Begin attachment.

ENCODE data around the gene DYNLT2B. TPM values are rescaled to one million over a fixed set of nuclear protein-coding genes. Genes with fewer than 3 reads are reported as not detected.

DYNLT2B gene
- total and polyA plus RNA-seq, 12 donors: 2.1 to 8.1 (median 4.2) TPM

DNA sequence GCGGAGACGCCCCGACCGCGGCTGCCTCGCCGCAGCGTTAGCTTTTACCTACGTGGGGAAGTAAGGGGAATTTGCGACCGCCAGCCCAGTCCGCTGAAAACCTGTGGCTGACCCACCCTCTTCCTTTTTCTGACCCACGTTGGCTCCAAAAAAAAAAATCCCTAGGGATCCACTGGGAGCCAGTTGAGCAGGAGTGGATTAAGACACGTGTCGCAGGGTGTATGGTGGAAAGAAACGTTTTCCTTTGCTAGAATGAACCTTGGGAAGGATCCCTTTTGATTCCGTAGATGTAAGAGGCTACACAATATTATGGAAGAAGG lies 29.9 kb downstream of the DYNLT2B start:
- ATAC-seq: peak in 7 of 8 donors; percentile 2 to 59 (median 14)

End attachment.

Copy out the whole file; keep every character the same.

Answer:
ENCODE data around the gene DYNLT2B. TPM values are rescaled to one million over a fixed set of nuclear protein-coding genes. Genes with fewer than 3 reads are reported as not detected.

DYNLT2B gene
- total and polyA plus RNA-seq, 12 donors: 2.1 to 8.1 (median 4.2) TPM

DNA sequence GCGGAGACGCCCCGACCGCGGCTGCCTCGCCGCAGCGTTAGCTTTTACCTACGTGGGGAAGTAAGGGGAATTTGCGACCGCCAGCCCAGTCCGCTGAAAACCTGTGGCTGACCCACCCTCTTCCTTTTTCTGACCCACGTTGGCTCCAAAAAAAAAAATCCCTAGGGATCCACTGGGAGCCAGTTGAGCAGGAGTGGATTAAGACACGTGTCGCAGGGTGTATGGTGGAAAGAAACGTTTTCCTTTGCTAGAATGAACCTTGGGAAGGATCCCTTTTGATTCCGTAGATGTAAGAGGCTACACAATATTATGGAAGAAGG lies 29.9 kb downstream of the DYNLT2B start:
- ATAC-seq: peak in 7 of 8 donors; percentile 2 to 59 (median 14)